Everyone is a leader. The first and most important person we each lead is ourselves. Those who lead themselves well often end up leading others. To lead others well you must learn how to identify and bolster the strengths of those you lead. In the Effective Executive, Drucker address the concept of leading others well by recognizing and developing the strengths they posses.
When leading people in your organization in such a way that you develop their strengths Drucker prescribes four basic rules.
1. Create a job that can be done. Far to many organizations and churches create a job that only a genius can fill and only a savant can accomplish. We want the perfect person sometimes to our own fault.
Drucker says He knows that the test of organization is not genius. It is its capacity to make common people achieve uncommon performance.
Drucker, Peter F. (2009-10-06). The Effective Executive (Harperbusiness Essentials) (p. 80). HarperCollins. Kindle Edition.
2. The job needs to be demanding and big. This does not contradict point one but is a further clarification of it. If you want uncommon people to do uncommon things to use and develop their strengths that will only happen through intentional clarity. You don’t grow someones strengths by being vague and grandiose but by creating a position that forces them to grow and learn in the confines of organizational and positional clarity.
One of the biggest mistakes leaders can make is to wait to be told something. You will never affect change by waiting for change to happen to you. When leaders do decided to do something what they ask often is “What do you want me to do?” If you want to grow in your ability to lead others don’t ask “what do you want me to do?” Ask “What can I contribute?”
Executives who do not ask themselves, “What can i contribute?” are not only likely to aim too low, they are likely to aim at the wrong things. Above all, they may define their contribution too narrowly. – Peter Drucker
Jim Collins writes in his introduction to Drucker’s classic text Management. He writes:
Business and social entrepreneur Bob Buford once observed that Drucker contributed as much to the triumph of free society as any other individual. I agree. For free society to function we must have high-performing, self-governed institution in every sector, not just in business, but equally in the social sectors. Without that, as Drucker himself pointed out, the only workable alternative is totalitarian tyranny. Strong institutions, in turn, depend directly on excellent management….and no individual had a greater impact on the practice of management and no single book captures its essence better than his seminal text, Management.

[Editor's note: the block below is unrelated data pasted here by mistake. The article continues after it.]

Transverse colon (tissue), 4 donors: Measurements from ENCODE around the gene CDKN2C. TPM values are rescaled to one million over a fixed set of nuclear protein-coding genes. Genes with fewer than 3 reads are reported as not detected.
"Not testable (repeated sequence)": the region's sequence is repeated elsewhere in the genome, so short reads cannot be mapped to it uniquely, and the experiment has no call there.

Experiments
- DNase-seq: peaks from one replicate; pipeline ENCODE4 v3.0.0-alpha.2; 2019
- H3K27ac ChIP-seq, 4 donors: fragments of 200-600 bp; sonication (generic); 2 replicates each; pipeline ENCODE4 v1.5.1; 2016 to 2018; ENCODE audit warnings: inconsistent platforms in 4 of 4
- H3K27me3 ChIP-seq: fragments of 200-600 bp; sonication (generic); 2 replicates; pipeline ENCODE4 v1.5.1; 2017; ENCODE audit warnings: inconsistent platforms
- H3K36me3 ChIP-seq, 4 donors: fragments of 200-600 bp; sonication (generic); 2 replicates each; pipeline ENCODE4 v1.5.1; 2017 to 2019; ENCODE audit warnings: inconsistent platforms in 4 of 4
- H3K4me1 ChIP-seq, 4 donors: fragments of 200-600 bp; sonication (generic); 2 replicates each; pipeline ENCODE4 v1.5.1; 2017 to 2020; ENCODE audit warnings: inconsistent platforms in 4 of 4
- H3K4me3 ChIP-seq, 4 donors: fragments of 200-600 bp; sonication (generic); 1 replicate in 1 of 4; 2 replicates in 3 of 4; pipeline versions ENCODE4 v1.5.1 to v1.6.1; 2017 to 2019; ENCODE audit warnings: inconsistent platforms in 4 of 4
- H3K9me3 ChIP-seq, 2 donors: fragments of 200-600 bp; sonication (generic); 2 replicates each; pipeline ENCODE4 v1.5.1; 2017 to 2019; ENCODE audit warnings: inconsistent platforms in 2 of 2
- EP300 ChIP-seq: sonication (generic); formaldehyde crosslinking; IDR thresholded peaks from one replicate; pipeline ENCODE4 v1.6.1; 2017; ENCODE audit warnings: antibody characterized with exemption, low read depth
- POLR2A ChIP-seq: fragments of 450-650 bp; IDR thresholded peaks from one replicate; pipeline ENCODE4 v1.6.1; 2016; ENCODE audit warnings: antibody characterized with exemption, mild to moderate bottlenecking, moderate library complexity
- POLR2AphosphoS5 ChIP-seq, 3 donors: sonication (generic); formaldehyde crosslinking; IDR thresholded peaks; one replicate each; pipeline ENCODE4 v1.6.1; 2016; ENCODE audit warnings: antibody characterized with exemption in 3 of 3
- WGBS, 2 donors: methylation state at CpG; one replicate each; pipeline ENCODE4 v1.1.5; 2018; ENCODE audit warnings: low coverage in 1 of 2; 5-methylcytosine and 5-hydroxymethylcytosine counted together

One of the books I try to read every year is “The Effective Executive” By Peter Drucker it’s a classic. Everytime I read it I am challenged afresh. I am actually in the middle of a blog series where I blogging about each chapter in the Effective Executive. I have always felt that it lacked something as I find with most productivity books they stop short. They make the chief goal of productivity to be more time, money or energy for you. When you come to understand the gospel you understand that the chief goal in life is not me and my need but to Glorify God and enjoy Him forever.
In “What’s Best Next” Matt Perman does a masterful job of connecting the gospel to productivity. In a time when many people now find throwing the word gospel in a book to sell more copies I found Matt’s book refreshing in that he understand the gospel and apply it well to productivity. Thank you Matt for writing something that needed to be written. As someone who is passionate about the Glory of God in all things, the gospel, theology and about GTD I found “What’s Best Next” both theologically solid and intensely practical. That is not easy to do.